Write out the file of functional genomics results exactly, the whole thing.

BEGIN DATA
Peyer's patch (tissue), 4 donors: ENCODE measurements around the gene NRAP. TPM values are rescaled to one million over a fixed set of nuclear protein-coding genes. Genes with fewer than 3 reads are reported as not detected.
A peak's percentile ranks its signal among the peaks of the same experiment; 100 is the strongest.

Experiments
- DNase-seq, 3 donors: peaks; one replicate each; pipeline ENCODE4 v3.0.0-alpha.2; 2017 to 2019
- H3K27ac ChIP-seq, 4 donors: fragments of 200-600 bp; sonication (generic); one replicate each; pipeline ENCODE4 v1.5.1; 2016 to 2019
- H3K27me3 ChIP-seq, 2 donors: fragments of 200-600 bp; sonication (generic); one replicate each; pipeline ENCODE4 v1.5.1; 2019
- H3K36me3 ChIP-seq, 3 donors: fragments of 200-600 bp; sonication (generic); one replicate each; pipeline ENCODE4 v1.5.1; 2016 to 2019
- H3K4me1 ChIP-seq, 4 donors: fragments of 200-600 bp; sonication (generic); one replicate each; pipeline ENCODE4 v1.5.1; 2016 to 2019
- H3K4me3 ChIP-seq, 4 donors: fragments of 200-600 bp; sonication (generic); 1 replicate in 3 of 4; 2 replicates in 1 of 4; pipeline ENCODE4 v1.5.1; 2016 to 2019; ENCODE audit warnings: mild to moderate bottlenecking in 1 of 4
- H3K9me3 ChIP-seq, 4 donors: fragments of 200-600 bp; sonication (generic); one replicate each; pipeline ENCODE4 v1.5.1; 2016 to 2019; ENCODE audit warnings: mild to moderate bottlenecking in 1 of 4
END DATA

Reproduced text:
Peyer's patch (tissue), 4 donors: ENCODE measurements around the gene NRAP. TPM values are rescaled to one million over a fixed set of nuclear protein-coding genes. Genes with fewer than 3 reads are reported as not detected.
A peak's percentile ranks its signal among the peaks of the same experiment; 100 is the strongest.

Experiments
- DNase-seq, 3 donors: peaks; one replicate each; pipeline ENCODE4 v3.0.0-alpha.2; 2017 to 2019
- H3K27ac ChIP-seq, 4 donors: fragments of 200-600 bp; sonication (generic); one replicate each; pipeline ENCODE4 v1.5.1; 2016 to 2019
- H3K27me3 ChIP-seq, 2 donors: fragments of 200-600 bp; sonication (generic); one replicate each; pipeline ENCODE4 v1.5.1; 2019
- H3K36me3 ChIP-seq, 3 donors: fragments of 200-600 bp; sonication (generic); one replicate each; pipeline ENCODE4 v1.5.1; 2016 to 2019
- H3K4me1 ChIP-seq, 4 donors: fragments of 200-600 bp; sonication (generic); one replicate each; pipeline ENCODE4 v1.5.1; 2016 to 2019
- H3K4me3 ChIP-seq, 4 donors: fragments of 200-600 bp; sonication (generic); 1 replicate in 3 of 4; 2 replicates in 1 of 4; pipeline ENCODE4 v1.5.1; 2016 to 2019; ENCODE audit warnings: mild to moderate bottlenecking in 1 of 4
- H3K9me3 ChIP-seq, 4 donors: fragments of 200-600 bp; sonication (generic); one replicate each; pipeline ENCODE4 v1.5.1; 2016 to 2019; ENCODE audit warnings: mild to moderate bottlenecking in 1 of 4